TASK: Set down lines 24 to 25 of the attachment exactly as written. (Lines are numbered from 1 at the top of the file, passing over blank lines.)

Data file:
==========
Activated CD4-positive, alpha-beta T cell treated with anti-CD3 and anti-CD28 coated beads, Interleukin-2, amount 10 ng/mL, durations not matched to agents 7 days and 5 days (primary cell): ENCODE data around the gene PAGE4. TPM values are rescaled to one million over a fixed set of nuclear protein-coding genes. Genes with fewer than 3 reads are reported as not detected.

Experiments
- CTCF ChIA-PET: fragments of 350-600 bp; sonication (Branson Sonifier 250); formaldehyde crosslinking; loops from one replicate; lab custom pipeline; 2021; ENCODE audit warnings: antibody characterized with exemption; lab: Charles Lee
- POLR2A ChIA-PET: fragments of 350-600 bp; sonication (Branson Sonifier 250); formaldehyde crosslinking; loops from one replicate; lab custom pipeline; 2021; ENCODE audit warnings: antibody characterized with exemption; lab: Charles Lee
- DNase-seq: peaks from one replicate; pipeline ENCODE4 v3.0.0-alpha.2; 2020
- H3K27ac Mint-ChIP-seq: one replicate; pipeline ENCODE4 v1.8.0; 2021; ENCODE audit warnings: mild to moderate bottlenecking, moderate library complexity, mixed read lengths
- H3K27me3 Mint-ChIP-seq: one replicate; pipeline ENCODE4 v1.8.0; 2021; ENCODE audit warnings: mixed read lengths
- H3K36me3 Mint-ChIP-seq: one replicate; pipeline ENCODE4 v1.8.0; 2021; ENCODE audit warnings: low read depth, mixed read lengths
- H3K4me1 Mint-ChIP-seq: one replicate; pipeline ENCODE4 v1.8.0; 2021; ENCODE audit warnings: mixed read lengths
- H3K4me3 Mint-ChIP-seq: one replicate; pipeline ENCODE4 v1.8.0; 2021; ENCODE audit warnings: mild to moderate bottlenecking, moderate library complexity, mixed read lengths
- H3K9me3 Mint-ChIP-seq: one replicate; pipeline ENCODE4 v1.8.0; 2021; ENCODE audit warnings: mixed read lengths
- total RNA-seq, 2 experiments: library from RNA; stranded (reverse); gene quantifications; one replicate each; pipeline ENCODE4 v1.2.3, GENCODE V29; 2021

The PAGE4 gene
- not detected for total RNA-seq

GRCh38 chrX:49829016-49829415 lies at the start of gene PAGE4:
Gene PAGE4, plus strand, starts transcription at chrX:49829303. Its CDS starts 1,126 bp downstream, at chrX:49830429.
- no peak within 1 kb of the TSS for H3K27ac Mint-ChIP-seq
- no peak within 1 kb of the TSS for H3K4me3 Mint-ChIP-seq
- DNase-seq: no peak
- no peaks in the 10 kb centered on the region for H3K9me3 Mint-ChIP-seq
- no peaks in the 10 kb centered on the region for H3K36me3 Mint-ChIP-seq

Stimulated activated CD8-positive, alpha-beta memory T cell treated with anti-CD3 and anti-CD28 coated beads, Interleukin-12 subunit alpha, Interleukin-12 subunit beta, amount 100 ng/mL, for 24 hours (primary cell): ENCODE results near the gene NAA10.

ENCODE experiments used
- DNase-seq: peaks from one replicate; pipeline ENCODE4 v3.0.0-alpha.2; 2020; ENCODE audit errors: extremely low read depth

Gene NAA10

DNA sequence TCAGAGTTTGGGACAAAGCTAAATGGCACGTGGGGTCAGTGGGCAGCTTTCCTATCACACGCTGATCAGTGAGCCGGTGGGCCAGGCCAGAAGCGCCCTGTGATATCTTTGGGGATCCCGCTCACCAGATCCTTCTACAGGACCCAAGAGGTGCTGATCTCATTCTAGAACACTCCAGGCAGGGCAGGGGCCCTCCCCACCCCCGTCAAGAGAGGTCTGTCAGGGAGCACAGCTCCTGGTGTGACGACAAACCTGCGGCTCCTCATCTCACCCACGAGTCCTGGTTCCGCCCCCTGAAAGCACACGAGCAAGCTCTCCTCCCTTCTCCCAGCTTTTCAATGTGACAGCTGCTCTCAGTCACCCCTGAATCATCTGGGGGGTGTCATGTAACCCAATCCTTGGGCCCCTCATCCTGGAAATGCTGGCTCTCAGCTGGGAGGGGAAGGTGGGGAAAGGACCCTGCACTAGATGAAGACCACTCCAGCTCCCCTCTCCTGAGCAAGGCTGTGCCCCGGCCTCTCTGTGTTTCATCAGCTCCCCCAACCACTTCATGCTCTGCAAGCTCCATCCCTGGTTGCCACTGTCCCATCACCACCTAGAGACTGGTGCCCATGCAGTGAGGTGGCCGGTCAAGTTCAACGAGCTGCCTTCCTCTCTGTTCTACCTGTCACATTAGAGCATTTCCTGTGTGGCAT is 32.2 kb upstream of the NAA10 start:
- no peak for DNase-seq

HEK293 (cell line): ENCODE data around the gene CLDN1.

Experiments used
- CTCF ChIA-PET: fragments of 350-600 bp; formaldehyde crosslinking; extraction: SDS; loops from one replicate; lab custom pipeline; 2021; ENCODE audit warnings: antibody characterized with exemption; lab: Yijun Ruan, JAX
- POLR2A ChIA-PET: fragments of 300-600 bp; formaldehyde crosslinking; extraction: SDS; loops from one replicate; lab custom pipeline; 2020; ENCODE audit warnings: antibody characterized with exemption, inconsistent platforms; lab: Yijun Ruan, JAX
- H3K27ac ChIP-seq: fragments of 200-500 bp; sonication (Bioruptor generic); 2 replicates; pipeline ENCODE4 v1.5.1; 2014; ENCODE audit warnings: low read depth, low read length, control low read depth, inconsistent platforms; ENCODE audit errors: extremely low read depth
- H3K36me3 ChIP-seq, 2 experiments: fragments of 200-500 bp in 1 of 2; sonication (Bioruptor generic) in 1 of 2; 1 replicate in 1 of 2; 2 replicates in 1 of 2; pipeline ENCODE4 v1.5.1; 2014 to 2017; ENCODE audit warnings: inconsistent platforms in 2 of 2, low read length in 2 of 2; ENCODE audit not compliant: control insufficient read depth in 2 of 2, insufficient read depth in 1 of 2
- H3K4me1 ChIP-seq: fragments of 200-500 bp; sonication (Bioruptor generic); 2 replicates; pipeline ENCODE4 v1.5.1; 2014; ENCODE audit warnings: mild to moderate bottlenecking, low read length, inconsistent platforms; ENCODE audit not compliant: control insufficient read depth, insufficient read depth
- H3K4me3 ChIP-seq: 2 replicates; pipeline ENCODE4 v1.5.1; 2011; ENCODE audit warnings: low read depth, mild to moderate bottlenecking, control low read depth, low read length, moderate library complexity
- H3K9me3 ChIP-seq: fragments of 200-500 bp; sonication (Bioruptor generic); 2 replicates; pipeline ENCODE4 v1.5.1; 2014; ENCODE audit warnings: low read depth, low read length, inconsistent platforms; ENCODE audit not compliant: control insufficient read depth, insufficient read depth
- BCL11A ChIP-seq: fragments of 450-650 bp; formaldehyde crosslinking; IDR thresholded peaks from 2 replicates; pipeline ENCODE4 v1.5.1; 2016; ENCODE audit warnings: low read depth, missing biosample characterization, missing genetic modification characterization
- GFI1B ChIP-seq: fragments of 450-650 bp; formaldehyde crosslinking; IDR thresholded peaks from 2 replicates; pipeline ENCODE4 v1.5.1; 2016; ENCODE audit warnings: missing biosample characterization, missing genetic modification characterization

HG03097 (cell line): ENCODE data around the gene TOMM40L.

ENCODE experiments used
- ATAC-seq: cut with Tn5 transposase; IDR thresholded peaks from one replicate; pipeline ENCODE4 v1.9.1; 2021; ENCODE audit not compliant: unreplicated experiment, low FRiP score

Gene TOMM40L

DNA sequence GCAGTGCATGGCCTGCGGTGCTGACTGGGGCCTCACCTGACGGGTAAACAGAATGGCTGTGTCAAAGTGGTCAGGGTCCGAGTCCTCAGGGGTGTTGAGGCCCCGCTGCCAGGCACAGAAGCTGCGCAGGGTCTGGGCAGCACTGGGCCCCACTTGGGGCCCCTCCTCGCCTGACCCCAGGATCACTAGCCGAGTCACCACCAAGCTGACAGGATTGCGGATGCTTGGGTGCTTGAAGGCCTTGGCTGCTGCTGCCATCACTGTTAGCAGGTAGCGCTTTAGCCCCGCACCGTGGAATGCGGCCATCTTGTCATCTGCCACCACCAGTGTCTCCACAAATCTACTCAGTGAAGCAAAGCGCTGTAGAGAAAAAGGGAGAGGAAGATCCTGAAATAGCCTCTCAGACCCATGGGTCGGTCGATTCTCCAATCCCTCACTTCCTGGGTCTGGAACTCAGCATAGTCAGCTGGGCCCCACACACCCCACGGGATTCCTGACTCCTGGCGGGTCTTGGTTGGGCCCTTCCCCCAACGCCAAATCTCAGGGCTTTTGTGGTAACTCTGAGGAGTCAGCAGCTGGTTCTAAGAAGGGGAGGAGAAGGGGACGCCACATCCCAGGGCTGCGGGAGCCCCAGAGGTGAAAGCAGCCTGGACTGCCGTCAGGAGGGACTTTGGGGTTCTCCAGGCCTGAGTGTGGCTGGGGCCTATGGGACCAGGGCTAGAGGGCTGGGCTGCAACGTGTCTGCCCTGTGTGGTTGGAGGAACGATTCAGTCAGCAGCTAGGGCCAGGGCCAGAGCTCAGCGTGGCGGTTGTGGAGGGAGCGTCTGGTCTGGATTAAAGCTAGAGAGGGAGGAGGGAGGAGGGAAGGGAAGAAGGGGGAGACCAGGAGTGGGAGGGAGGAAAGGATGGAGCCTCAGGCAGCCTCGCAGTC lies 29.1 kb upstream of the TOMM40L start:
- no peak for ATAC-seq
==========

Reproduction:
- DNase-seq: peaks from one replicate; pipeline ENCODE4 v3.0.0-alpha.2; 2020; ENCODE audit errors: extremely low read depth

Gene NAA10